Now that we begin to discern who and what the Bible is talking about, it is strange and foreign to us. The term "fairy tale" doesn't quite describe the genre, nor does "history." In fairy tales we normally find wild exaggeration, but in the Bible stories understatement is the prevalent literary device. The term "history" does not really apply either, because this is not what we consider history today. Yet for that reason, most of the problem of comprehension is within us. We are generally taught to think of ancient people as inferior to us, but as it turns out, they were in some ways much more sophisticated.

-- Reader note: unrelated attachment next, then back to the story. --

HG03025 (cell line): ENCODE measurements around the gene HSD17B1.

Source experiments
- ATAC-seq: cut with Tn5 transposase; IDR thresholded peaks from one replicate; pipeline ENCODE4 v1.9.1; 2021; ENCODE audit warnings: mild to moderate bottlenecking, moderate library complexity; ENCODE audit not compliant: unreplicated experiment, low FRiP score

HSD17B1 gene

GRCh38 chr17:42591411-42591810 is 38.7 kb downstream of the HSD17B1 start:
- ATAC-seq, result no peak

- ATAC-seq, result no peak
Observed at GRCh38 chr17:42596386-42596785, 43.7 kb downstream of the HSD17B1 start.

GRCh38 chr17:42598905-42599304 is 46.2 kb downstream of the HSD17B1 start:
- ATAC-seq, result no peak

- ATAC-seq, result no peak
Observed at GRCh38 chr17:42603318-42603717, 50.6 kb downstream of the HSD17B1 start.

I've tried to offer some explanation here and there in the book as to why the Old Testament narratives were composed as they were. I don't think it was a matter of wanting to deceive the world. It was more a matter of immediate survival and a reaction to the traumas endured. Still there was a need for "mind control" of a populous, not world-wide, but over the tiny environs of the "New-Jerusalem" in Palestine and in subjection to the world-wide empire of their Jewish cousins who ruled from Persia.
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